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Tag Archives: writer

An exceptional man

My Same Old 1998 Flood Story:  before this devastating flood, I had at least a couple of books that were written  and illustrated by Tom Lea.  He was an extraordinary and very talented man.

The Two Thousand Yard Stare by Tom Lea

The phrase was popularized when, in 1945, Life Magazine  published the painting Marines Call It That 2,000 Yard Stare, by World War II artist and correspondent Tom Lea.  The painting was not referred to with that title in the magazine article. The painting was a portrait of a young Marine at the Battle of Peleliu  in 1944 and is now held by United States Army Center of Military History, Forst Lesley J. McNair, Washington D.C.   About the real-life Marine who was his subject, Lea said:

“He left the States 31 months ago. He was wounded in his first campaign. He has had tropical diseases. He half-sleeps at night and gouges Japs out of holes all day. Two-thirds of his company has been killed or wounded. He will return to attack this morning. How much can a human being endure?”

ON JANUARY 29, 2001 RENOWNED ARTIST AND AUTHOR TOM LEA DIED AT AGE 93 IN his hometown of El Paso, TX, as the result of complications from a fall he had suffered the previous week. He leaves behind the monumental legacy of a seven-decade career as an artist and writer in which he used the magic of pen and brush to convey his deep passion for the desert Southwest and its people.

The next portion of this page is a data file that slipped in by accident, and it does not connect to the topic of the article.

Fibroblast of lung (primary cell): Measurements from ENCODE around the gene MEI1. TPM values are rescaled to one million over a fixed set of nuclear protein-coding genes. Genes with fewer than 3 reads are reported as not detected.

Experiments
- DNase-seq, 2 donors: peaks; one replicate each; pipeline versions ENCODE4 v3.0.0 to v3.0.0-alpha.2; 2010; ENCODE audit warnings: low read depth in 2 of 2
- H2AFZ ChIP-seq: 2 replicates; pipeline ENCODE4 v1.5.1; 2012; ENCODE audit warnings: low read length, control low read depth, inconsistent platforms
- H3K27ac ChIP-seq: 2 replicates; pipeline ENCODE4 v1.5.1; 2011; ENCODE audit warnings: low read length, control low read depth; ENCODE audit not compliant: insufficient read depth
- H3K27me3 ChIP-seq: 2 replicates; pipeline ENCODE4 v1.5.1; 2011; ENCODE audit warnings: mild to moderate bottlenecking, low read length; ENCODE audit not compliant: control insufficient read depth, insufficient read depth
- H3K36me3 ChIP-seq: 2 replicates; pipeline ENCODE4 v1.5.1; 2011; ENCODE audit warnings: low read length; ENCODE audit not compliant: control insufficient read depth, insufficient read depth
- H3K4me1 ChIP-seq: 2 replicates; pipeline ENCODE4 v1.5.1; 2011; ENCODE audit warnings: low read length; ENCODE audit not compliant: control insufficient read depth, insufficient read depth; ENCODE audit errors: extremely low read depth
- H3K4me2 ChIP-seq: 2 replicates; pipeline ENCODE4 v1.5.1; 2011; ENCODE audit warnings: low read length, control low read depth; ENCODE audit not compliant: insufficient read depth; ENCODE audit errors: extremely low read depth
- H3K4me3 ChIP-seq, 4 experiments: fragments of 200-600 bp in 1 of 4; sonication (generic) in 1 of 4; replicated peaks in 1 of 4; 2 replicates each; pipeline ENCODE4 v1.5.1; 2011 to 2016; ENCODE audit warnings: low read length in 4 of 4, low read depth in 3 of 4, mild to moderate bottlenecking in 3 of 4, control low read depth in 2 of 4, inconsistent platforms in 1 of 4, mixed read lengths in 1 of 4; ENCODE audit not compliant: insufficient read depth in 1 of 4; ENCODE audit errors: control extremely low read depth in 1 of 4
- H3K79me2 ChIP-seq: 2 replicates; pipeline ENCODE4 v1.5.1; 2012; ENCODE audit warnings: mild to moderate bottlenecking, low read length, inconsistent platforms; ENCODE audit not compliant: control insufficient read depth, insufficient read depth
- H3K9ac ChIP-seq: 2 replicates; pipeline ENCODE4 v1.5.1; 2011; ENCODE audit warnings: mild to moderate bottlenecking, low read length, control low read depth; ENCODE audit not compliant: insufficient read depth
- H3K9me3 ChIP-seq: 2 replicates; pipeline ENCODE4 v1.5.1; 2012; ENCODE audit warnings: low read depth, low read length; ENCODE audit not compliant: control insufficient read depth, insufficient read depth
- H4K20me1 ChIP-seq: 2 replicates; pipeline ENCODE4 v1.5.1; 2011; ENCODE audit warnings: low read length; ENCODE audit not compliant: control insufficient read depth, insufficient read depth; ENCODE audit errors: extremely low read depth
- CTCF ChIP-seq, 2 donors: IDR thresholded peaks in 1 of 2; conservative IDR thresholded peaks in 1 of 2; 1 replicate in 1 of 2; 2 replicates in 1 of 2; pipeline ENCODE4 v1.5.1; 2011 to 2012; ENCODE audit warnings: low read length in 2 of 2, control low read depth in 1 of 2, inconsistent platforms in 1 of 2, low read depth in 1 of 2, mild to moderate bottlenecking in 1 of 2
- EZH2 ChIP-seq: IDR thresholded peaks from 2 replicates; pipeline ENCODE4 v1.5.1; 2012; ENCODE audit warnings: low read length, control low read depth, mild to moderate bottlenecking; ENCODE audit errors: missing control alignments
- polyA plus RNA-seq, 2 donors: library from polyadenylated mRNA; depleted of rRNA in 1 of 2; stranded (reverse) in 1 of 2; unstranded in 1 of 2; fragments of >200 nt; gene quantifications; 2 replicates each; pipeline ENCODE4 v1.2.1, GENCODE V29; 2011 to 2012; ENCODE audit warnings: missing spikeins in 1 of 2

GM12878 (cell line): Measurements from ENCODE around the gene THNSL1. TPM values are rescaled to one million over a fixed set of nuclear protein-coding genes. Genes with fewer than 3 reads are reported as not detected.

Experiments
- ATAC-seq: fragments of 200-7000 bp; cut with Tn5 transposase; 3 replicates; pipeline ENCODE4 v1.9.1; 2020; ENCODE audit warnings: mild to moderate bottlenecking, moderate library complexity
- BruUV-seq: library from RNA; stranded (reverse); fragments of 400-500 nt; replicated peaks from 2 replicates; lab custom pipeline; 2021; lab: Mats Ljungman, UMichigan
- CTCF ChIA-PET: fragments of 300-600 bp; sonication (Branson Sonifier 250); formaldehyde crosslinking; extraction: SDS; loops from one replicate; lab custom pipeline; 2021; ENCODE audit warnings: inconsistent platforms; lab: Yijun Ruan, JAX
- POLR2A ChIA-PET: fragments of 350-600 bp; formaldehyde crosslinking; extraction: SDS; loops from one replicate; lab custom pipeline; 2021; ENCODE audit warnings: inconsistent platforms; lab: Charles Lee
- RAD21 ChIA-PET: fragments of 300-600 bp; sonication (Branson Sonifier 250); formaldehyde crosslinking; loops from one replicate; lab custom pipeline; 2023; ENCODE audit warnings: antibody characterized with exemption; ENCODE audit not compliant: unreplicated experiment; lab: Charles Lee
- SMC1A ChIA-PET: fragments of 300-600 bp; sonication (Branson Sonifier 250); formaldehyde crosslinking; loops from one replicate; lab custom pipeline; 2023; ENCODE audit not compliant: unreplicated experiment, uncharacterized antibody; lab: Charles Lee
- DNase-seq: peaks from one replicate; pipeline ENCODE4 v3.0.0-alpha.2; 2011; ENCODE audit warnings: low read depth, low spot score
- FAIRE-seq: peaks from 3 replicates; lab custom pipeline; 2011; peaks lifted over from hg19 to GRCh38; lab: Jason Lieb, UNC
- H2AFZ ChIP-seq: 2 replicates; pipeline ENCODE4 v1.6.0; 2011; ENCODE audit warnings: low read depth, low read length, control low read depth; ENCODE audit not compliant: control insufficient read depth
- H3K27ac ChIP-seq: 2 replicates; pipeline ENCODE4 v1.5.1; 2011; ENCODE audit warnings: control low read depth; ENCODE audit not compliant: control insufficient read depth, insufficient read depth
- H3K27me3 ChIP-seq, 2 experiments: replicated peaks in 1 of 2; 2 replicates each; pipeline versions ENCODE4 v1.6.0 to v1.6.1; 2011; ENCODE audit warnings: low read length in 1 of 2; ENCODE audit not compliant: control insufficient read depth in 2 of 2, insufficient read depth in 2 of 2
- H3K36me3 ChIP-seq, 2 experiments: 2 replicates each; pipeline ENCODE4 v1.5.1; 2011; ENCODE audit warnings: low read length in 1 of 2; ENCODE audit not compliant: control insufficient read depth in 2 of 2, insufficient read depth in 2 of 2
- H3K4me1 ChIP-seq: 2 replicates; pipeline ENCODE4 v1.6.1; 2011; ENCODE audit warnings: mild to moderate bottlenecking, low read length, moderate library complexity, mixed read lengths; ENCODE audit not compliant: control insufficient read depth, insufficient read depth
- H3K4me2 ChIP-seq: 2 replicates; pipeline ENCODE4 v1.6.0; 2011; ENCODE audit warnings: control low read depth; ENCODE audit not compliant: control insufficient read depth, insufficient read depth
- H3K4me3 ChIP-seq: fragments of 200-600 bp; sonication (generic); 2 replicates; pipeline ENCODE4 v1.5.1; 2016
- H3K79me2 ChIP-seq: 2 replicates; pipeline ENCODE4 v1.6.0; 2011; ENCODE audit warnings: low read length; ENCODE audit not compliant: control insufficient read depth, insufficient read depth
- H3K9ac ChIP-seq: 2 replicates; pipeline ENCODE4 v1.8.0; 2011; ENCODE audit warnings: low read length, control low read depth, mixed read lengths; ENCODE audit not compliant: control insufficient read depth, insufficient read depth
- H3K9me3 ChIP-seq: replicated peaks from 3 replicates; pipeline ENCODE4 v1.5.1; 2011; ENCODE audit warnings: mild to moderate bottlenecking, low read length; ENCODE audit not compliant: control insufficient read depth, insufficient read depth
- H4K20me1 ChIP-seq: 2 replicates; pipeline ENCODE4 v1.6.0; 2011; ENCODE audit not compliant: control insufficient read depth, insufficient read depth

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imagination as the path of spirit

John O’Donohue – article by John Draper in Church Times

THE POET, philosopher, academic, and best-selling spiritual writer John O’Donohue needs coffee. “Whiskey happened last night,” he explains in a lilting, lyrical Irish accent over breakfast. He can make even a hangover sound sublime. “We drank a beautiful bottle of single malt that didn’t die without proper spiritual necessity.”

A former Roman Catholic priest, he may be the author of serene, numinous prose, but he is no effete guru. He is a farmer’s son from Conamara, in the wilds of western Ireland. His physical presence is strong, and immediately felt. He radiates energy, warmth, and mischief, and there is more than a hint of a glint in his eye. “I never read spiritual books,” he says, somewhat provocatively, since he has written two of the past decade’s popular spiritual books: Anam Cara and Eternal Echoes. “Can’t read them. The stuff on spirituality is like candyfloss,” he whispers conspiratorially. “You put a knife down through it, and you come to a spine at no point. It’s just goo. The shops are full of it, and people are consuming it.”